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2014 - a year to be inspired!
Edith Sitwell (7th September 1887- 9th December 1964) was a greatly regarded writer and poet in her time, and has, for the most part, been neglected in the intervening years since her death. She was born in Scarborough and spent time in her childhood there at the family home Woodend, now a creative industries centre. Woodend and Scarborough echo through her poetry despite her long estrangement to the place. Her best known poem is Façade, a fore-runner to the modern rap. However, her later poetry – such as Still Falls the Rain and Heart and Mind – are probably the most engaging, blending, as they do, technique with deep-felt emotion.

The Edith Sitwell Festival

2014 is fifty years since Edith died. A group of us in Scarborough were determined that this anniversary should be used to encourage people to discover more about Edith and also to explore their own creativity.
1st March 2014: writing workshop based around Still Falls the Rain by Edith Sitwell at SJT Outreach.
Nine people attended this workshop run by Kate Evans & Felix Hodcroft. They created together two innovative and engaging performance pieces. 
April 2014: Scarborough Flare & Books on the Beach
Taking Tea with Edith Sitwell with Kate Evans & Step Back in Time a walk with Suzanne Potter
Both events were a storming success and greatly enjoyed by sell-out audiences. Those that attended Taking Tea, created a collaborative poem which can be seen at

Involving Young Poets
The Poetry Society in London created a challenge for their Young Poets Network centred on Edith Sitwell's work and the winners are now on their website. Check them out because they're all stunning in their own way: poetry winners. The Poetry Society has also developed a resource pack for schools about Edith Sitwell and her work.

On the 21st May 2014, around fifteen young people from local schools came to Woodend for a day to learn more about Edith Sitwell and to be inspired to write creatively. With talks by Andrew Clay, Director of Woodend and Tim Tubbs (about Edith's most famous poem, Façade), a delve into the archives at the library, plus some creative writing with yours truly, the day was full of activity and fun. Watch this video to get a flavour.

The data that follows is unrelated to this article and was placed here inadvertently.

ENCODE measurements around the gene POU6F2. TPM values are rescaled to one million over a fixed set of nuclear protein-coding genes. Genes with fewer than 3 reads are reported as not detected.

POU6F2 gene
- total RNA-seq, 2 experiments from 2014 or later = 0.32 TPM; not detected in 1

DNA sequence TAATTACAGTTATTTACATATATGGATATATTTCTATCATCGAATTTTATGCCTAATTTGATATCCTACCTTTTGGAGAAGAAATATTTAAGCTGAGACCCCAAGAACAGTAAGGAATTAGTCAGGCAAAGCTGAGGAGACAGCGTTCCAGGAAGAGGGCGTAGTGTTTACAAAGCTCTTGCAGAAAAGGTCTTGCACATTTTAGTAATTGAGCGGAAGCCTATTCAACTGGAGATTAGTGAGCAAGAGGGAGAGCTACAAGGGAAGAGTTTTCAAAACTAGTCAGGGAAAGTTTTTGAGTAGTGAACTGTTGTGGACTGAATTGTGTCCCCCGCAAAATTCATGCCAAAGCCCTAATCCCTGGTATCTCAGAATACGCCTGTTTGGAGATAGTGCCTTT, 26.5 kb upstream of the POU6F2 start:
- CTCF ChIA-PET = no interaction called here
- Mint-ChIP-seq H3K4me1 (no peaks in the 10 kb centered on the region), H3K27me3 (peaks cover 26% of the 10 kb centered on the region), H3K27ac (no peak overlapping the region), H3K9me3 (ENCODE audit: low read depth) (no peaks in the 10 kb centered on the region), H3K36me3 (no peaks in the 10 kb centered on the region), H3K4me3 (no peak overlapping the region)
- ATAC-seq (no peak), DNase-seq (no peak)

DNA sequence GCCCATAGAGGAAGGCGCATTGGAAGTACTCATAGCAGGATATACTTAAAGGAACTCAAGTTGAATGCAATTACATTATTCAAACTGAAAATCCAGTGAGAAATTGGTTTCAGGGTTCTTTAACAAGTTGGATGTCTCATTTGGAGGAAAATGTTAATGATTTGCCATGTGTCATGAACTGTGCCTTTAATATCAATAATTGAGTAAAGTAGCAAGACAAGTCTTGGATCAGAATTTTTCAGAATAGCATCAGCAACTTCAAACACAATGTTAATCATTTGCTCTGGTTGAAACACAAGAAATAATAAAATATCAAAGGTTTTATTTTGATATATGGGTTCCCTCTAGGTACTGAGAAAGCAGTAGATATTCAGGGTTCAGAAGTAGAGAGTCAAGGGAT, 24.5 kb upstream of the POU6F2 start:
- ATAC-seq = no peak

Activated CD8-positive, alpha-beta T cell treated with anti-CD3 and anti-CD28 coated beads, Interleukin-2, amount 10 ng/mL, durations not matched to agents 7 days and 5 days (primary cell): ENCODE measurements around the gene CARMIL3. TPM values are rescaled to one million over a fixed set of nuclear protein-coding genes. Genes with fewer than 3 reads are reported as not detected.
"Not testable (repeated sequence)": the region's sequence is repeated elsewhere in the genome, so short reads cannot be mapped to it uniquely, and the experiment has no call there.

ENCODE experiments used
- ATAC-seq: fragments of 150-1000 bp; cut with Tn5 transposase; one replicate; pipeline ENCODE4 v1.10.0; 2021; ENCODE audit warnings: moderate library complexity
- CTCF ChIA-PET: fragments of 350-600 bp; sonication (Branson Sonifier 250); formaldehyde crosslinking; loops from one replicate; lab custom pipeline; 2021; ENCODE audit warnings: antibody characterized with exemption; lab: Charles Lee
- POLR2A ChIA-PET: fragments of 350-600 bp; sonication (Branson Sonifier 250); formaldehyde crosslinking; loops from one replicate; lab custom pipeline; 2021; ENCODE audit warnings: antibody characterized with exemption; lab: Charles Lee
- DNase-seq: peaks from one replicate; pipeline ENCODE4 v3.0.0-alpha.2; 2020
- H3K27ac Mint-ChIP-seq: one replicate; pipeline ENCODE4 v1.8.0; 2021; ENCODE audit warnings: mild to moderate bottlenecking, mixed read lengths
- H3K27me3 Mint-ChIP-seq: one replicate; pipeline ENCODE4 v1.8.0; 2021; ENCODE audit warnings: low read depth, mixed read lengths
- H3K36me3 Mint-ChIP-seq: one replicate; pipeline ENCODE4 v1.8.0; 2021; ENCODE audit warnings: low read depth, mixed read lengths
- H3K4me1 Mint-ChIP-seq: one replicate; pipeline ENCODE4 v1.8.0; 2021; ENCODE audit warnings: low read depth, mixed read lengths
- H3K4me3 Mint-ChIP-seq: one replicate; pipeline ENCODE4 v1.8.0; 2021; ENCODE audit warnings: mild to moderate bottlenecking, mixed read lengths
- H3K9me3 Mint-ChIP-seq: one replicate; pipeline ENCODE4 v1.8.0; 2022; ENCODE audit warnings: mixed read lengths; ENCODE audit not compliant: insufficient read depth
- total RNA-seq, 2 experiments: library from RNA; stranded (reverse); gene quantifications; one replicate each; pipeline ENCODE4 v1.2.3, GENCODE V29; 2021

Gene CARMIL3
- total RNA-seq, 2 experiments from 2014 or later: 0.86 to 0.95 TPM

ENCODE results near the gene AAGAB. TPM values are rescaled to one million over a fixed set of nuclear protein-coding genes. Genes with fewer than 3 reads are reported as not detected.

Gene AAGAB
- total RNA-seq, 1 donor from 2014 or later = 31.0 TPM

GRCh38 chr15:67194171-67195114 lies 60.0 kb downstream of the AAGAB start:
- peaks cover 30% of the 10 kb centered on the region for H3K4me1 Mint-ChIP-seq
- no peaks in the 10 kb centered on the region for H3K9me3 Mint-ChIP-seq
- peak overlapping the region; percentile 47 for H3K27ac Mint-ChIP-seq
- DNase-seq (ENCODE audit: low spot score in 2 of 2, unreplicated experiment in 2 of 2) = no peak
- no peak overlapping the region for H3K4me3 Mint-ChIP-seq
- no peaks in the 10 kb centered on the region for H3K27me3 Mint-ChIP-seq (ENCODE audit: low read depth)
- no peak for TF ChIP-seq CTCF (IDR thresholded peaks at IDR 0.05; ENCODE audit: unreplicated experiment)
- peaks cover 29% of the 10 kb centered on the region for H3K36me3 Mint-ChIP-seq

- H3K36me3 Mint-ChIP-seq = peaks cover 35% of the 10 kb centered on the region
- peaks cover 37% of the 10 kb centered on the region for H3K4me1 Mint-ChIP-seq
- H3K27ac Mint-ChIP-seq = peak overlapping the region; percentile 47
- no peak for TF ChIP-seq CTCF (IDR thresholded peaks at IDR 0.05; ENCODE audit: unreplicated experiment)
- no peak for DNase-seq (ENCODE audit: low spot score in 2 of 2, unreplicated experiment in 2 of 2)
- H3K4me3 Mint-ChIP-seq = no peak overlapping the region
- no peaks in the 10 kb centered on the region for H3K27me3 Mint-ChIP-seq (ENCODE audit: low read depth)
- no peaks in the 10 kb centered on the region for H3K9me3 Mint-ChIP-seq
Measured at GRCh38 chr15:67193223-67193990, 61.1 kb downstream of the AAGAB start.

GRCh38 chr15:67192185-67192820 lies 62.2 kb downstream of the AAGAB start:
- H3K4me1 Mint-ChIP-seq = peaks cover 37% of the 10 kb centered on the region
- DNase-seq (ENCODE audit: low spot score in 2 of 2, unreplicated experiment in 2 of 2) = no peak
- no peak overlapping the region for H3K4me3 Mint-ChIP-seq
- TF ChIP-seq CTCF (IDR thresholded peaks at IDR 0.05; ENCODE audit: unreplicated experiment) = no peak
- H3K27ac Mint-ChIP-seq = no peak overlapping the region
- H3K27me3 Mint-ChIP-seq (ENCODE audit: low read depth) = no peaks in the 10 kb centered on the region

2nd October 2014, National Poetry Day, Woodend Creative Industries Centre.
‘We all have the remote air of a legend' The Sitwells, Sitwellism  and Sitwelliana in the 1920s. Dr Deborah Longworth, Senior Lecturer in the Department of English at the University of Birmingham gave an excellent talk about the Sitwell siblings' place in the literary movement of modernism. She argued that it was their very celebrity and renown which has meant that they have been excluded from the literary canon for modernism. The purist modernists said that the writer should efface themselves from their work. However, Eidth's Façade is a virtuoso experiment in modernism and through her anthologies Wheels she published many fledgling modernist, as well as anti-war poetry such as that of Wilfred Owen. Deborah's talk helped re-establish the siblings at the centre of the literary revolutions of the roaring '20s.

Saturday 1st November 2014, Friends of the Library talk, Edith Sitwell (1887-1964) Remembered by Chris Beevers, archivist at Renishaw Hall, Derbyshire, the present day home of Alexandra Sitwell (Edith Sitwell’s great-niece).
Chris gave an excellent talk moving through Edith's life via material lodged at the Renishaw archives. Of particular interest, were never before seen letters written when Edith was a child, which, Chris argued, revealed a warmer relationship between Edith and her father than is often supposed. ‘Edith Sitwell Remembered (1887-1964)’ gave a fascinating insight into a complex individual, attempting to reveal the ‘real’ Edith, and what lay behind her public ‘facade’ as an avant garde poet, performer and fashion figure, often labelled ‘eccentric’, as well as highlighting the literary significance of her work. It represented another Edith, a kind, generous and loyal friend who did much to help others in private, as well as supporting new, undiscovered talent.

Until 4th October, 2014. The Poetry Walk from the Stephen Joseph Theatre, includes a poem by Edith plus the work of other poets, some which may surprise you. More information here.

Now the 2014 Edith Sitwell Festival has come to a close, we in Scarborough are very pleased with what we have managed to achieve, we feel we have done our literary great proud. It has been a wonderful experience working with others to learn more about this fascinating woman.

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